August 7-10, 2016

Register Now

Do you remember the first day of a new college semester at Colby? The first words of the professor or questions from peers that made you want to dive deeper into the topic? That experience isn’t behind you. Colby College provides a unique lifelong learning opportunity that allows all alumnae and alumni to relive that experience at Alumni College on campus each summer.

We have worked with Colby faculty to craft and align the lectures with core academic themes taking place on the campus so that all Colby alumni, students, and faculty may contribute perspectives and knowledge to these broad academic themes in their own unique way.


 

CURRENT THEME: HUMAN/NATURE

The human impact on the natural environment will likely be the predominant social, political, and scientific problem of the 21st century. Through social and natural sciences as well as the arts, Human/Nature will reflect upon nature, the built environment and the ways in which our relationship to the natural world has shaped human existence.

2016 Featured Faculty
Annie Kloppenberg (Theater and Dance)
Elizabeth Sagaser (English)
Gary Green (Art)
Jim Fleming (Science, Technology, and Society)
Kerill O’Neill (Classics and Director, Center for the Arts and Humanities)
Keith Peterson (Philosophy)
Loren McClenachan (Environmental Studies)
Raffael Scheck (History and Alumni College Faculty Advisor)

A link to register for the program will be available in June 2016. Former attendees will receive an email when registration is open along with a printed program brochure.

Program Fees
$600 Full session (tuition, on-campus housing, meals Sunday dinner-Thursday breakfast [participants may leave on Wednesday evening])
$475 Off-campus package (tuition and meals Sunday dinner-Wednesday dinner)


Program Details

Sunday, Aug. 7
2–5 p.m. General registration
5 p.m. Reception and dinner
6:30 p.m. Raffael Scheck welcomes Alumni College 2016. Kerill O’Neill provides an introduction of the annual humanities theme
7:30 p.m. Live Music Entertainment: Miner’s Creek – traditional bluegrass, folk, and Appalachian music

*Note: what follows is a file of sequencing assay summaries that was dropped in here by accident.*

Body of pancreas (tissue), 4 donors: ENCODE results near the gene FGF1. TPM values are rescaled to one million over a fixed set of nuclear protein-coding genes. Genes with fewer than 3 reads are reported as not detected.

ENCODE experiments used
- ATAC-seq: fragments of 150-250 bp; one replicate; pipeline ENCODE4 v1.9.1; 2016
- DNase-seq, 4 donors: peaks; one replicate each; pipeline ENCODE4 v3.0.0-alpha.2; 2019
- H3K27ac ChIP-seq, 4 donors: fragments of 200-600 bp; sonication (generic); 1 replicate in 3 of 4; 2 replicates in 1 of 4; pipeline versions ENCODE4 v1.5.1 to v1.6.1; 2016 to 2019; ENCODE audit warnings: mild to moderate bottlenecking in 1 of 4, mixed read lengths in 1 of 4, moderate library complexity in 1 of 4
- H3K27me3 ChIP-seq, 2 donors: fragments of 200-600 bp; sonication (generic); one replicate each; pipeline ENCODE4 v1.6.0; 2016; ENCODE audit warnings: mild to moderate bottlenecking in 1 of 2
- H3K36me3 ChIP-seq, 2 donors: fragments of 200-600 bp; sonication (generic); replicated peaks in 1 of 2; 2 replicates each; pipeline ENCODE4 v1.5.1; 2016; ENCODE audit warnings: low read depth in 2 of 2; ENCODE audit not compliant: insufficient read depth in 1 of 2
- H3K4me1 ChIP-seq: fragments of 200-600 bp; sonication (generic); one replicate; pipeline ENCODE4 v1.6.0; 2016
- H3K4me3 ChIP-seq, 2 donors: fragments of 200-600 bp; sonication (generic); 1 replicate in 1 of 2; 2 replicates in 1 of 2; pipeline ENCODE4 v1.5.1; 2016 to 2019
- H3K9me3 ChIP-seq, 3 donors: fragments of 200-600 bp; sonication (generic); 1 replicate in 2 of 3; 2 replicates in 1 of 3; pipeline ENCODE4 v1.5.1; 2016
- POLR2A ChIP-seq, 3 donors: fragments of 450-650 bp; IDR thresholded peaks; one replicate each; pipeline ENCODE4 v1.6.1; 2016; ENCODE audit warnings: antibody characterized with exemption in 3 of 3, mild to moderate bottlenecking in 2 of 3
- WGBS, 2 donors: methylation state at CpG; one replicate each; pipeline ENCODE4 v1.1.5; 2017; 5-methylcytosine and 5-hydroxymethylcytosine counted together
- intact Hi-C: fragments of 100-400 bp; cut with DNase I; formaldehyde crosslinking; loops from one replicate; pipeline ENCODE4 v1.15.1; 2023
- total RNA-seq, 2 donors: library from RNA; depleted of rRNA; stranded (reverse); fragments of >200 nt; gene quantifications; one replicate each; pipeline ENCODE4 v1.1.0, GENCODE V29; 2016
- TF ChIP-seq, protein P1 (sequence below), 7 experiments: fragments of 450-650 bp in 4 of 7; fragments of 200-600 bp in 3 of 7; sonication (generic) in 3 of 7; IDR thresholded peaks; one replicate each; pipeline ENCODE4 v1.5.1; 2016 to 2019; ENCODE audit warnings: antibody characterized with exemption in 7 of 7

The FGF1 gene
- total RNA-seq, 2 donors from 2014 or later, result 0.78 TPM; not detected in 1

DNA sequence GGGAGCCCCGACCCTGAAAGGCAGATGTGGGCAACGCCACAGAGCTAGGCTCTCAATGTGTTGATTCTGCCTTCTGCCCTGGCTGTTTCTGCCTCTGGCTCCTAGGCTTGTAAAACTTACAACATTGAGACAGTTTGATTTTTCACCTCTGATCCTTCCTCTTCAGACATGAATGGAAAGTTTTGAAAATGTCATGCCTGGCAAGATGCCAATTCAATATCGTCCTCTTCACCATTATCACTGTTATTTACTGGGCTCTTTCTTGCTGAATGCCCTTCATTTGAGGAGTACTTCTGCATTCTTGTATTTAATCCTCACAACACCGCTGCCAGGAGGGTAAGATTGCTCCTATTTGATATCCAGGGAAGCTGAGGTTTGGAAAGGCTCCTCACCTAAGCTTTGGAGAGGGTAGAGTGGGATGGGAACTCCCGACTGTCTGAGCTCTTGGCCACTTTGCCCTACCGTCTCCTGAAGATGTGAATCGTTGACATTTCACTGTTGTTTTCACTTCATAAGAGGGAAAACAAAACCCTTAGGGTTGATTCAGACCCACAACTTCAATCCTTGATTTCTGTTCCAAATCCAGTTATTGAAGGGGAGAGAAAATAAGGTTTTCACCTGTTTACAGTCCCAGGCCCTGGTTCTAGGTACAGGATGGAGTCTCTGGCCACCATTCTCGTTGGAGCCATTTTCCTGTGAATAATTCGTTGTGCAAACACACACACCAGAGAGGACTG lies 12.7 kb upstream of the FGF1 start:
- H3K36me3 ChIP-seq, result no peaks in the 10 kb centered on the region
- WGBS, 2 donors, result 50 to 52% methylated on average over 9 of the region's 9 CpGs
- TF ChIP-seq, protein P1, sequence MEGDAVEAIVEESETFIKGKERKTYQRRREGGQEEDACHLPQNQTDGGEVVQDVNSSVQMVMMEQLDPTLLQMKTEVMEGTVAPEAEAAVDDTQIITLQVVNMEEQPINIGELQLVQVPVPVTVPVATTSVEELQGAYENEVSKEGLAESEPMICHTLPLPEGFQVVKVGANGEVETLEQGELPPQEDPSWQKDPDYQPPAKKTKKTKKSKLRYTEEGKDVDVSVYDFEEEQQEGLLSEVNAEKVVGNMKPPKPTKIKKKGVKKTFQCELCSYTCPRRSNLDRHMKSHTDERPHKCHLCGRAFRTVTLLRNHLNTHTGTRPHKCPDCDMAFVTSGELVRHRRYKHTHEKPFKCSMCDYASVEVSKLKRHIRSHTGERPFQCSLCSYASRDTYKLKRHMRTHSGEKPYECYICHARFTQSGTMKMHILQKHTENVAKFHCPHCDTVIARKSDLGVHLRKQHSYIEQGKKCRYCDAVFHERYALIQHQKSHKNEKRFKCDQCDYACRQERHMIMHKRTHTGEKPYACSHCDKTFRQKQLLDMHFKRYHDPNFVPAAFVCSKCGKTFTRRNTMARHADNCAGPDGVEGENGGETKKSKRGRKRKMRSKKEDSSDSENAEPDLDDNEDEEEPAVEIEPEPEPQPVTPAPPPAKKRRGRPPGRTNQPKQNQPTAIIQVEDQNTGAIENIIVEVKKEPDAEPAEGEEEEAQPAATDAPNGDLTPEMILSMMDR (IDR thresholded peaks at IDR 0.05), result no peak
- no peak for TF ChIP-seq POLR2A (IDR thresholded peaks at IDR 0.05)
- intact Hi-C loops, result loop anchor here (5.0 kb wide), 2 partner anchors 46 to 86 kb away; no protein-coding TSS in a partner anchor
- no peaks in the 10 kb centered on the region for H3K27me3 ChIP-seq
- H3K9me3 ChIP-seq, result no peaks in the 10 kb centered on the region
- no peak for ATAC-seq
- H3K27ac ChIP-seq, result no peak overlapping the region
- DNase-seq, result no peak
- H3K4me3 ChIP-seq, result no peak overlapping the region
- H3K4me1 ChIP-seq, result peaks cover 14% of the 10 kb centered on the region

Monday, Aug. 8

7–8:30 a.m. Breakfast
9–10:30 a.m. Human/Nature in Antiquity
Featured Lecturer: Kerill O’Neill
10:30 Break
10:45-noon Human/Nature in Poetry: Birds and Cognitive Flight
Featured Lecturer: Elizabeth Sagaser
Noon Lunch
2 p.m. Discussion
4:30 Audubon Birds of America Page-Turning
5:30 Reception and dinner
7 p.m. Movie

Tuesday, Aug. 9

7–8:30 a.m. Breakfast
9-10:30 a.m. The Concept of the Anthropocene in light of Critical Environmental Philosophy
Featured Lecturer: Keith Peterson
10:30 Break
10:45–noon Human/Nature in Photography
Featured Lecturer: by Gary Green
Noon Lunch
2 p.m. Discussion
Afternoon Free time
5:30 Reception and dinner with speaker
7 p.m. Human/Nature in the Anthropocene
Featured Lecturer: Jim Fleming

Wednesday, Aug. 10
7–8:30 a.m. Breakfast
9–10:30 a.m. Turning Back the Clock on Ocean Declines: Using Historical Ecology in Marine Conservation
Featured Lecturer: Loren McClenachan
10:30 Break
10:45-noon Colby on Tour: We Don’t Have an Algorithm for This
Featured Lecturer: Annie Kloppenberg
Noon Lunch
2 p.m. Wrap-up presentation and discussion
Featured Presenters: Kerill O’Neill and Raffael Scheck
3 p.m. Dance performance featuring Colby alumni
5:30 p.m. Final reception and lobster bake
8 p.m. Room check-out (optional)

Thursday, Aug. 11
8-10 a.m. Room check-out (final)


LECTURE DESCRIPTIONS

Sunday evening (7 August):
Welcome: Raffael Scheck, Katz Distinguished Teaching Professor of History
Introducing remarks on the annual humanities theme: Kerill O’Neill (Classics and Director, Center for the Arts and Humanities)

Raffael Scheck is Katz Distinguished Teaching Professor of history at Colby, where he has taught since 1994. He published five books and more than thirty articles and chapters on German and French history 1871-1945. His book Hitler’s African Victims: The German Army Massacres of Black French Soldiers in 1940 (Cambridge University Press, 2006), was translated into French and German. His latest book is French Colonial Soldiers in German Captivity during World War II (Cambridge University Press, December 2014). Scheck started a new project on the forbidden love relationships of French POWs and German women during the Second World War.

Monday, 8 August:
Kerill O’Neill, Julian D. Taylor Associate Professor of Classics and Director of Center for Arts and Humanities
Lecture: “Human/Nature in Antiquity”